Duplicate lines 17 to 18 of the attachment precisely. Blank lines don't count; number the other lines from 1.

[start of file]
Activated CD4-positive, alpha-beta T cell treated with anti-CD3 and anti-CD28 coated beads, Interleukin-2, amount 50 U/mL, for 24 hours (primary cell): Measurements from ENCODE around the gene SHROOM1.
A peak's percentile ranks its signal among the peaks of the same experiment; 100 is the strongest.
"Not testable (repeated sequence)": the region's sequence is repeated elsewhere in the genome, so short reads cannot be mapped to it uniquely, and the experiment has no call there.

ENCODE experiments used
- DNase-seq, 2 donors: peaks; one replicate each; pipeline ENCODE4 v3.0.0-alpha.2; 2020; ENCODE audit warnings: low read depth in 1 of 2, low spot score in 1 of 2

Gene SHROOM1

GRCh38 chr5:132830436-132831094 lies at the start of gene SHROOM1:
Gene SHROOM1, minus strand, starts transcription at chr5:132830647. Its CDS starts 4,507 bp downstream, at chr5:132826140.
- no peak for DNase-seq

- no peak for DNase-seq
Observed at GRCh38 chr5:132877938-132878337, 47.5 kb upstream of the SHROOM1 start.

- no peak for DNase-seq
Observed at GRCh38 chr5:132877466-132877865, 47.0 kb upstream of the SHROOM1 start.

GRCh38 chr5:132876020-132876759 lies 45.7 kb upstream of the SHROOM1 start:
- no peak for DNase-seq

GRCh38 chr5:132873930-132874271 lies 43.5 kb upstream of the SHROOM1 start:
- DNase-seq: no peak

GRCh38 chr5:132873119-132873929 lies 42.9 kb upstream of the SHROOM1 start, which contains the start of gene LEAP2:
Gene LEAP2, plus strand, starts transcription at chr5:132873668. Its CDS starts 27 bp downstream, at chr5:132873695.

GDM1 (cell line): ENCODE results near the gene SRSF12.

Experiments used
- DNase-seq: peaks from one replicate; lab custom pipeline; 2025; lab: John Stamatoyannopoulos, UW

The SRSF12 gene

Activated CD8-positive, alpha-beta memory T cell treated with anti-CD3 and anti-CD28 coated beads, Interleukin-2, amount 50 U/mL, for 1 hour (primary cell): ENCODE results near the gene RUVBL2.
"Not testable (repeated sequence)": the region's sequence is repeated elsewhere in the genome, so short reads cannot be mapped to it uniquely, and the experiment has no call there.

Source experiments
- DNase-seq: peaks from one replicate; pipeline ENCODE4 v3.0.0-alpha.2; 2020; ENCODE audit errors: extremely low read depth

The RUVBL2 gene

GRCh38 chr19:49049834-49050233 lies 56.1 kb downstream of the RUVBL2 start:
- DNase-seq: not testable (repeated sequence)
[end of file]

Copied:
- DNase-seq: no peak

GRCh38 chr5:132873119-132873929 lies 42.9 kb upstream of the SHROOM1 start, which contains the start of gene LEAP2: